In states like West Virginia and Kentucky, politicians are airing coal-related advertisements—many of which blame President Obama for the loss of jobs and downturn in economy. Republicans want to link their Democratic rivals to Obama, while Democrats try to distance themselves from the president. But the ads don't really say anything. And journalists are doing little to clear up the confusion of the ads that are typically geared toward getting an emotional response from voters—without the benefit of facts.

"The television ads are bad enough, and now we’ve got to endure career campaign consultants insulting each other via social media," Ken Ward reports for the Charleston Gazette. "So it would be nice if we had more actual journalism—the kind that gives voters the sort of information that helps make good choices."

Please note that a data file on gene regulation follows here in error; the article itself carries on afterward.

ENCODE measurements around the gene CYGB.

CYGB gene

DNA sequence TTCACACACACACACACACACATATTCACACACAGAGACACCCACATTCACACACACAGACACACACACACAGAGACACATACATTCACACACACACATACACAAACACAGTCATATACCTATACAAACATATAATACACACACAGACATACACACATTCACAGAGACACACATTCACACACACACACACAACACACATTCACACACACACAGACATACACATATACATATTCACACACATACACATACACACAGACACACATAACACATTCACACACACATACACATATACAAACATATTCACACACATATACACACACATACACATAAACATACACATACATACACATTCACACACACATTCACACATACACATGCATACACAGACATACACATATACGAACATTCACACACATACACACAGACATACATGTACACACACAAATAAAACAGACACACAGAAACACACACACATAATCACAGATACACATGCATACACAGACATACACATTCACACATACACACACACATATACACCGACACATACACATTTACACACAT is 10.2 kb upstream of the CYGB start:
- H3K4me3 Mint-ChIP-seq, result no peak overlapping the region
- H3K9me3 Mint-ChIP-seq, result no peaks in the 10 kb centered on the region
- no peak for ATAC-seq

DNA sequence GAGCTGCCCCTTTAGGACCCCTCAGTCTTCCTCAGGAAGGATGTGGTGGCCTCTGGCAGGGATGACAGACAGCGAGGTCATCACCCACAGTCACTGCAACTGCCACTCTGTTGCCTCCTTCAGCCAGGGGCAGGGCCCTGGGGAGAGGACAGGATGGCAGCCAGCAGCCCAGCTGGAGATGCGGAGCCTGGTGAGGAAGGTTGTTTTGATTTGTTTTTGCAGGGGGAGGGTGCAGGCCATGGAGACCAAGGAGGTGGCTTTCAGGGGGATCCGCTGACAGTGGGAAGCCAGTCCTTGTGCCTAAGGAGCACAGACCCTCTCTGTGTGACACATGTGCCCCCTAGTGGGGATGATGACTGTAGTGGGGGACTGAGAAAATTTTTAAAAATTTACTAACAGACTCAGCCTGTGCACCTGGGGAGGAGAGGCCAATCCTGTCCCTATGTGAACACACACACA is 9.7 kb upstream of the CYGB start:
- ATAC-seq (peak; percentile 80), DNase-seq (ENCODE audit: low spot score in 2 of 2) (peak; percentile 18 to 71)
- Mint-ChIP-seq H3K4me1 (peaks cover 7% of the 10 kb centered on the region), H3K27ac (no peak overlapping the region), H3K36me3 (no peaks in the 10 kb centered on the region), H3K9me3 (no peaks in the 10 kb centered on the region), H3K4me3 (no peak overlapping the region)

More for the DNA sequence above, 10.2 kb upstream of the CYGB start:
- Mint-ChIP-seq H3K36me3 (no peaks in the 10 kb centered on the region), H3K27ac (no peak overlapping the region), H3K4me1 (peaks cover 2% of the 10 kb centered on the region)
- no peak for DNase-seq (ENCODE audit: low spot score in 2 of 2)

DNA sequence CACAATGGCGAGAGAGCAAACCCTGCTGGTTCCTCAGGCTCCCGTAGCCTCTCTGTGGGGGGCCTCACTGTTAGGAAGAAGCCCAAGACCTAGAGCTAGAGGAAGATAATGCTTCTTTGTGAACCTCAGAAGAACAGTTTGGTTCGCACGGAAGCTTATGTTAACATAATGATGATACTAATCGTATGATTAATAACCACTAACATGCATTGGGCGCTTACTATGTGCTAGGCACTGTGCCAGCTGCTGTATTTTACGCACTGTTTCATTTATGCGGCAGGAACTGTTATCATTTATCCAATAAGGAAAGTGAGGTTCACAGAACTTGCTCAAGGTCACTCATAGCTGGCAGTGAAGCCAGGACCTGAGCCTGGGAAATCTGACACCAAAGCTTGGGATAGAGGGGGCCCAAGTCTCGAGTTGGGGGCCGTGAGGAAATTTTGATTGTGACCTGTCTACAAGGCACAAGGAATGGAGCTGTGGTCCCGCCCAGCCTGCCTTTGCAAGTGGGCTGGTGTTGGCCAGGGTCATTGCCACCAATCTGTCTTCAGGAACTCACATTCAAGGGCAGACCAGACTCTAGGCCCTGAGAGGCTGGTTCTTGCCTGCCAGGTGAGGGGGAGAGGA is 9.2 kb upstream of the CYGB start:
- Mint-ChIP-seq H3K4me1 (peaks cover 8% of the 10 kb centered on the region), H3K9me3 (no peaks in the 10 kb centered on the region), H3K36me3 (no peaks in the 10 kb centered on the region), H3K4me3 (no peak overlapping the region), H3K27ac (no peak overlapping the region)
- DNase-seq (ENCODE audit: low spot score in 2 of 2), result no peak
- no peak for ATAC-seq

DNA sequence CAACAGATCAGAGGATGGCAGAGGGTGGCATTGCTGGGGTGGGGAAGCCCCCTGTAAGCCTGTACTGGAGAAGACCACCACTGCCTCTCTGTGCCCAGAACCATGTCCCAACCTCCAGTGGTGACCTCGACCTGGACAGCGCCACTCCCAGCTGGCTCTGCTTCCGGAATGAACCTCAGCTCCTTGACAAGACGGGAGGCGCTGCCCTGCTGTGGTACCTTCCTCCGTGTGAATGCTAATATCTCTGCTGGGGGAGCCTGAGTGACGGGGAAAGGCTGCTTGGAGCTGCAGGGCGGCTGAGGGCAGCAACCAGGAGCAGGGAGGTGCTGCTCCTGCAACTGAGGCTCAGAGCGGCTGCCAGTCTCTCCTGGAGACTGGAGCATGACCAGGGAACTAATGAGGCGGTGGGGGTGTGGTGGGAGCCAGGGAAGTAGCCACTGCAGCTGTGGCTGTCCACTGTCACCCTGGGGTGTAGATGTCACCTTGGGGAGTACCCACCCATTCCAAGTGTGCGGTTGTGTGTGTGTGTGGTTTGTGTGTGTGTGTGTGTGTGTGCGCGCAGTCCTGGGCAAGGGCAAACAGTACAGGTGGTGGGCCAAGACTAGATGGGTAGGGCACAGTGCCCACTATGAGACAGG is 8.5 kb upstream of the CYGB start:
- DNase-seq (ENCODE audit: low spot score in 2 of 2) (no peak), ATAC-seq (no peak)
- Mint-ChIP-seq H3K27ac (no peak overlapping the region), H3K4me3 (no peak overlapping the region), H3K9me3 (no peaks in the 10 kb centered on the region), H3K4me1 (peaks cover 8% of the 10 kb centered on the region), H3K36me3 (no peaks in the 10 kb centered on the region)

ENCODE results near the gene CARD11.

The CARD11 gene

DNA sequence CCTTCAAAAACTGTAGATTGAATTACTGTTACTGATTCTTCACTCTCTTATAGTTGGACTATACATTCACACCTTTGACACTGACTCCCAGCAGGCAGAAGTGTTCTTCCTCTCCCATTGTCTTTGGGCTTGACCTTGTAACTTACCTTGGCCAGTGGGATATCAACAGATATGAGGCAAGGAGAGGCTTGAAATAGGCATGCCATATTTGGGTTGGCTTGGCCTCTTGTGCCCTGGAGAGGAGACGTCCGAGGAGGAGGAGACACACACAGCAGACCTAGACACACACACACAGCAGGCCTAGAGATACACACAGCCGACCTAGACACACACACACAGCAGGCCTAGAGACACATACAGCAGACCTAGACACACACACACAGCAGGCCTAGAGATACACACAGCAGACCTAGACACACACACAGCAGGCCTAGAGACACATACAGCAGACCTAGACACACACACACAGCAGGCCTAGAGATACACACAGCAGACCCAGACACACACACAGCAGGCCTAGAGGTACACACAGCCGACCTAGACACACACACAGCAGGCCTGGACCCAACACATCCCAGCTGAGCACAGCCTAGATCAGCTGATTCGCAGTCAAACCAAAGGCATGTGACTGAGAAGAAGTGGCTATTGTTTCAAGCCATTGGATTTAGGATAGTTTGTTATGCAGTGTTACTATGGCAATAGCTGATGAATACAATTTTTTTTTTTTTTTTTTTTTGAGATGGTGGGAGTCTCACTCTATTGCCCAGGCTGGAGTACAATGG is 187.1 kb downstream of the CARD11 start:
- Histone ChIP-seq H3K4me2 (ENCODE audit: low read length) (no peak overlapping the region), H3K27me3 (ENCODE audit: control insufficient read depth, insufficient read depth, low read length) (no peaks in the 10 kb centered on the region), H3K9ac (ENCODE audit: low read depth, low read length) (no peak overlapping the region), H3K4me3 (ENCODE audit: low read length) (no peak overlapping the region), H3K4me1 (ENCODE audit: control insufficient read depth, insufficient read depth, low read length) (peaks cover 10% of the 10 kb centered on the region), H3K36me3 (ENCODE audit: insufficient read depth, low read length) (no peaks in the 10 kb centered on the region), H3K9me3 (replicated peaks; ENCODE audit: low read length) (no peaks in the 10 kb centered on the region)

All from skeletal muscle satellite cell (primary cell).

Ward cites stories in The New York Times that skirt around the edges of coal-related campaign stories and never really tell the reader what's going on. "Huge advertising campaigns, first by the coal industry and then by coal-backed candidates, have created such widespread fear—based on false descriptions of what’s really killing the mining industry—that coalfield residents will back any measure, action or candidate that they think might save jobs that simply aren’t going to be saved," Ward writes. "Journalism should do more to help readers connect these dots. It should tell the truth."
"These kinds of concrete, no-nonsense facts—In Appalachia, the first casualty of the 'war on coal' is the truth about what is causing the steep decline in mining jobs—need to find their way into campaign stories, most clearly and more prominently," Ward writes. "Because elections matter." (Read more)